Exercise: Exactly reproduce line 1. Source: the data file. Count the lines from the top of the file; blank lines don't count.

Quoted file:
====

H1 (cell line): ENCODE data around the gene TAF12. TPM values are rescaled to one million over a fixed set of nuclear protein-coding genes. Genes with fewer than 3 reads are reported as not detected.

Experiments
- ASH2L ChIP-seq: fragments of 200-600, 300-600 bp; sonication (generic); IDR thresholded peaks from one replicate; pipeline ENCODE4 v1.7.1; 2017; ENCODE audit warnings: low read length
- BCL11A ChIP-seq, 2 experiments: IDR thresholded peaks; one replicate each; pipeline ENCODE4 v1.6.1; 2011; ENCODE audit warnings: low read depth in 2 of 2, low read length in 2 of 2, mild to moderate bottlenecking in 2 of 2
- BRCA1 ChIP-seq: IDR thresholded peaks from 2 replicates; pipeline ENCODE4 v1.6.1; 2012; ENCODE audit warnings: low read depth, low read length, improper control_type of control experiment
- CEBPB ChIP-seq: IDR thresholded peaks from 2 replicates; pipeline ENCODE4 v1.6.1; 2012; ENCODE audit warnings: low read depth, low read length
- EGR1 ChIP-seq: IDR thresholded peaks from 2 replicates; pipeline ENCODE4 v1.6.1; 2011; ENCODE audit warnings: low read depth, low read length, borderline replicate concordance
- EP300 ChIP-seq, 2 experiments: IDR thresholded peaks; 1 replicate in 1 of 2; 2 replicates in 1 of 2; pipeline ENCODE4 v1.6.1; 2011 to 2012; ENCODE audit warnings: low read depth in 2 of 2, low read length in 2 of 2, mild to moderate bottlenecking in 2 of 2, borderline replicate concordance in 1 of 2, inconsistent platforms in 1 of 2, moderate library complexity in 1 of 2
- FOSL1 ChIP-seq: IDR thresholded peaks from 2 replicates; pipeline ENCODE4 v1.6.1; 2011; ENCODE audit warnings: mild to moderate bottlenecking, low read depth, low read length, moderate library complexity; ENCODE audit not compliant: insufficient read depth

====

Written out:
H1 (cell line): ENCODE data around the gene TAF12. TPM values are rescaled to one million over a fixed set of nuclear protein-coding genes. Genes with fewer than 3 reads are reported as not detected.